DeFacto Feminism: Essays Straight Outta Oakland views activism and feminism as they play out in one writer’s political, artistic and spiritual life. A distinguished semifinalist for OSU’s 2016 Non/Fiction Collection Prize, De Facto… is a cross between Audre Lorde’s Zami: A New Spelling of My Name and Jean Toomer’s Cane, blending essay, poems, graphics and literary criticism. An act of self-definition spanning four decades, the central person in DeFacto… is the writer herself, a feminist foot soldier. With the feel of memoir, these essays align with female thinkers Anna Julia Cooper, Ida B. Wells-Barnett, Lorde, Alice Walker, Michelle Wallace, Angela Davis, bell hooks, Paula Giddings, Michelle Alexander, Roxane Gay and Chimamanda Ngozi Adiche.

I would donate this one to my library if I had a copy.

Buy on Amazon.

TBR – Molly Bell and the Wishing Well by Bridget Geraghty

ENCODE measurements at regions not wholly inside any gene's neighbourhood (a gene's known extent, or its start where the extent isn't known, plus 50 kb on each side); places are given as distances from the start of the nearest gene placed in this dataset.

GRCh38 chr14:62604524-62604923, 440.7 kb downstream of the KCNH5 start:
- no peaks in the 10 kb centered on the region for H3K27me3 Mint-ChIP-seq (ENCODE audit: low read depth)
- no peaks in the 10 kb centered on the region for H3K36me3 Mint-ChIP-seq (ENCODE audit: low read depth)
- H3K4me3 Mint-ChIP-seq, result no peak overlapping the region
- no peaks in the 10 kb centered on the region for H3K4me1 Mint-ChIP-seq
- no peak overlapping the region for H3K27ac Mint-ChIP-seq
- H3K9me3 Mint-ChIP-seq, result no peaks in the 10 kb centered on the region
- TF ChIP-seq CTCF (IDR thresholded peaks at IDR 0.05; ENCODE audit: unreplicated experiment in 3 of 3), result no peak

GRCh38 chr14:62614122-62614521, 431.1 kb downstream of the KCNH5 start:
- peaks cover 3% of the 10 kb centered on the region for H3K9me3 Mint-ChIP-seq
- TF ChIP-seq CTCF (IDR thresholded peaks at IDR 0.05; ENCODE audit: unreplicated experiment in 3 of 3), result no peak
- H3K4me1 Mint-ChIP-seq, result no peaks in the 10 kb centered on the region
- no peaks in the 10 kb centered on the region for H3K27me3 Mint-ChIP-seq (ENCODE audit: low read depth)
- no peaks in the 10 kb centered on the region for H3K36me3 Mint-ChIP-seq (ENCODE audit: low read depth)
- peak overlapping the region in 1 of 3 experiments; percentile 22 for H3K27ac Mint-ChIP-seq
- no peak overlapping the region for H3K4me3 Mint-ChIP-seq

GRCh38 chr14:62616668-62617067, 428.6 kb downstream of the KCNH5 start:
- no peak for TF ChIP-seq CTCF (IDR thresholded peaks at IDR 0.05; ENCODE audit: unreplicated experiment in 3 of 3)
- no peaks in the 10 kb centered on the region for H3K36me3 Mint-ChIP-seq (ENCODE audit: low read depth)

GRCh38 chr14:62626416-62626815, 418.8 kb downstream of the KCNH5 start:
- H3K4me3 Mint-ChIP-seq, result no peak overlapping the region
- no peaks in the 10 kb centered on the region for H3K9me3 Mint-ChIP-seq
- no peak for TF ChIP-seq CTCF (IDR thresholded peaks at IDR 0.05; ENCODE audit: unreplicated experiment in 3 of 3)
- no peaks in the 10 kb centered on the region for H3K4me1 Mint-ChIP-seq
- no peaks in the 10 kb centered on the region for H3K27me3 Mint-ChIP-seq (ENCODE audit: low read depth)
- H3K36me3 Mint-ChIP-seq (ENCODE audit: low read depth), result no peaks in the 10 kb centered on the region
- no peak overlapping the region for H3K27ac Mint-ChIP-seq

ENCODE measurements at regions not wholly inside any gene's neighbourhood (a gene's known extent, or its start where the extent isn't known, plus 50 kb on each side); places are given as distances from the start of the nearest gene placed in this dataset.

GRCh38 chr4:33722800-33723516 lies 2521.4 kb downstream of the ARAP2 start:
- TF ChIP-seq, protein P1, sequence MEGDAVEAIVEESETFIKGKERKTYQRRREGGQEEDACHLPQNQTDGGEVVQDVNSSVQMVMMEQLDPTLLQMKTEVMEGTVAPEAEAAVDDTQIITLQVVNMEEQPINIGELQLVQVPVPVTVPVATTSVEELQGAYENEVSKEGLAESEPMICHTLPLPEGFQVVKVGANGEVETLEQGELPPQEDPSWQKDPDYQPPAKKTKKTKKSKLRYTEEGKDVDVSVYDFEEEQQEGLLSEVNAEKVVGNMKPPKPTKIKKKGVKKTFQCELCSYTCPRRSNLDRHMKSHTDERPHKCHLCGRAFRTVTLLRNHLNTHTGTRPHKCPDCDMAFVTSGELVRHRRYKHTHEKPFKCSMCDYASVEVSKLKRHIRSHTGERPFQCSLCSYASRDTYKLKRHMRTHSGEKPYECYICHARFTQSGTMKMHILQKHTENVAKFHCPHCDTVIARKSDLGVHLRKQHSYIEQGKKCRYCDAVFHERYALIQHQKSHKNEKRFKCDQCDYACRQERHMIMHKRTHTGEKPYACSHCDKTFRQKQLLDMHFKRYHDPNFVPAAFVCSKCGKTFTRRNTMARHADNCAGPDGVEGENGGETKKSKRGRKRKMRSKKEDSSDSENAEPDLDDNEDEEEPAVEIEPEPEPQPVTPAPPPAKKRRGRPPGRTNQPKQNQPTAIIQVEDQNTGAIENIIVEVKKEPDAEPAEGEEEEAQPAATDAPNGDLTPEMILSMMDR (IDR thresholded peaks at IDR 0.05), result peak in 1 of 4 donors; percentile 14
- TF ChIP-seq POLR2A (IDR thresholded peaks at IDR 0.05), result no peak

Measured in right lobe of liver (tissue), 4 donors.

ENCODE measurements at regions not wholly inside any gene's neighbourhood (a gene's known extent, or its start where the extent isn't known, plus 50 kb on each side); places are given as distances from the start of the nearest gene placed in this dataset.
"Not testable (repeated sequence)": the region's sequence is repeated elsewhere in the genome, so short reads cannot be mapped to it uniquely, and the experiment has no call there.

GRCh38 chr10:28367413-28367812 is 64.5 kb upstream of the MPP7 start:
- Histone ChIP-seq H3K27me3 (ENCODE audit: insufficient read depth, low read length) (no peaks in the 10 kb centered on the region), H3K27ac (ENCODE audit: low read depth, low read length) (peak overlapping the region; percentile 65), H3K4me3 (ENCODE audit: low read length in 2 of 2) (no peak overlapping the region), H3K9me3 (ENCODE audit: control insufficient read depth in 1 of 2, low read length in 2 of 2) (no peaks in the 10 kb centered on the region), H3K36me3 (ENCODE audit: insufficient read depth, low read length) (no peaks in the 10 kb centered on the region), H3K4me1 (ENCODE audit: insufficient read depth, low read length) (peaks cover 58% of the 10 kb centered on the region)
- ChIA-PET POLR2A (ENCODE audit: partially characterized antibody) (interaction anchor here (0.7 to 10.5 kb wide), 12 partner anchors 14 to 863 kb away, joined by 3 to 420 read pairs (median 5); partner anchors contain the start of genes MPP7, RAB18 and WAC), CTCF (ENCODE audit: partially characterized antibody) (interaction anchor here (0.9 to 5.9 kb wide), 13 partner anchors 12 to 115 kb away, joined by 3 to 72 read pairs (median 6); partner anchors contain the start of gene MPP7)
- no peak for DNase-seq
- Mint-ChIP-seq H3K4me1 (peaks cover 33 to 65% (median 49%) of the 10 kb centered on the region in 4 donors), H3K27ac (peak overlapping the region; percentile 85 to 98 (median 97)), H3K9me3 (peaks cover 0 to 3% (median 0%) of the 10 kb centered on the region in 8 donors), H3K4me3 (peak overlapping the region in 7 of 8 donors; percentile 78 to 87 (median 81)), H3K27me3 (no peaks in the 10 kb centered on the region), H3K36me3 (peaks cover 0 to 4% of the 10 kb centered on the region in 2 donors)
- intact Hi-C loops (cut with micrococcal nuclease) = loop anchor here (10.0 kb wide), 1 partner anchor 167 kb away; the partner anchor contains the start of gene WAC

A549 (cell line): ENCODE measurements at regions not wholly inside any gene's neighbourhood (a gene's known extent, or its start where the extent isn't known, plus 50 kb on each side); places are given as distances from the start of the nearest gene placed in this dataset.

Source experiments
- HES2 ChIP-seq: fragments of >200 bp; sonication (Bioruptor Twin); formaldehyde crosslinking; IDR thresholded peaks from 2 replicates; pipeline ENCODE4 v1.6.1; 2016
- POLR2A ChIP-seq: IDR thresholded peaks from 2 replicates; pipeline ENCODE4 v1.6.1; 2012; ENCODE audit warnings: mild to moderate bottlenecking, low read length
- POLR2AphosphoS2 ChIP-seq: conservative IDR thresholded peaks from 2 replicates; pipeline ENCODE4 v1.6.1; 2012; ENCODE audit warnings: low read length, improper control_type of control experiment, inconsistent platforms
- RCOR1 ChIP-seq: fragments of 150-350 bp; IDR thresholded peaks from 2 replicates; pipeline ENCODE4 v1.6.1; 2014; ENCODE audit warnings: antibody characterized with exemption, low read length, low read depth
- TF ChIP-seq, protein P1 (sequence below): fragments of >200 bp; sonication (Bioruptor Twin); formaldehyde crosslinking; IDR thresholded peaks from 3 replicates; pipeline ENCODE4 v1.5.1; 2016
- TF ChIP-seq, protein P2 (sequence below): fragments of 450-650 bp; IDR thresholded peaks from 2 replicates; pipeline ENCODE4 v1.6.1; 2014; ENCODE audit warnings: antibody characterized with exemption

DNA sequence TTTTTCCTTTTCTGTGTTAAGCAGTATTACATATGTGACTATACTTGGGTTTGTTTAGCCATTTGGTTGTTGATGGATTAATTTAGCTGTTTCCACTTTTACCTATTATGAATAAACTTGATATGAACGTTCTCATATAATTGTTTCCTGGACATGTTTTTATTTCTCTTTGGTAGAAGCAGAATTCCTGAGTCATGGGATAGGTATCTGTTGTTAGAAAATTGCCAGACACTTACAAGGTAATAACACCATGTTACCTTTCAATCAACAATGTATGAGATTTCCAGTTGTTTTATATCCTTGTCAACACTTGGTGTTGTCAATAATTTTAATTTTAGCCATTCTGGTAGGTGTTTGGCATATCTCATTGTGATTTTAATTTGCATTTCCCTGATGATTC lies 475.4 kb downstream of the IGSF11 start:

Molly Bell is an eleven-year old girl who used to be a whimsical, sporty type of a child with a zest for living. All that has been turned upside down by the untimely death of her mother two years ago. To make matters worse, her father is getting remarried to a high-maintenance beauty that Molly seemingly has nothing in common with, and she comes with an annoying six-year old son, Henry, who finds a way to wreck everything in his path. Molly can’t find anything about her new circumstances to be excited about, until her Aunt Joan tells her about the wishing well at Molly’s grandparents’ farm. According to Aunt Joan, every wish she ever made there came true. And it just so happens that Molly and Henry will be staying at the farm for a week while their parents are on their honeymoon. Molly is convinced if she could just find that wishing well, she could wish for her mom to come back to life and everything will be okay again. But Molly is in for a few surprises, and more than a few hard lessons about being careful what you wish for when the consequences of Molly’s selfish desires wreak havoc on her entire family. Can Molly make things right again through the wishing well? Or will she need to find it within herself to bring back the joy in her life that has been missing all this time?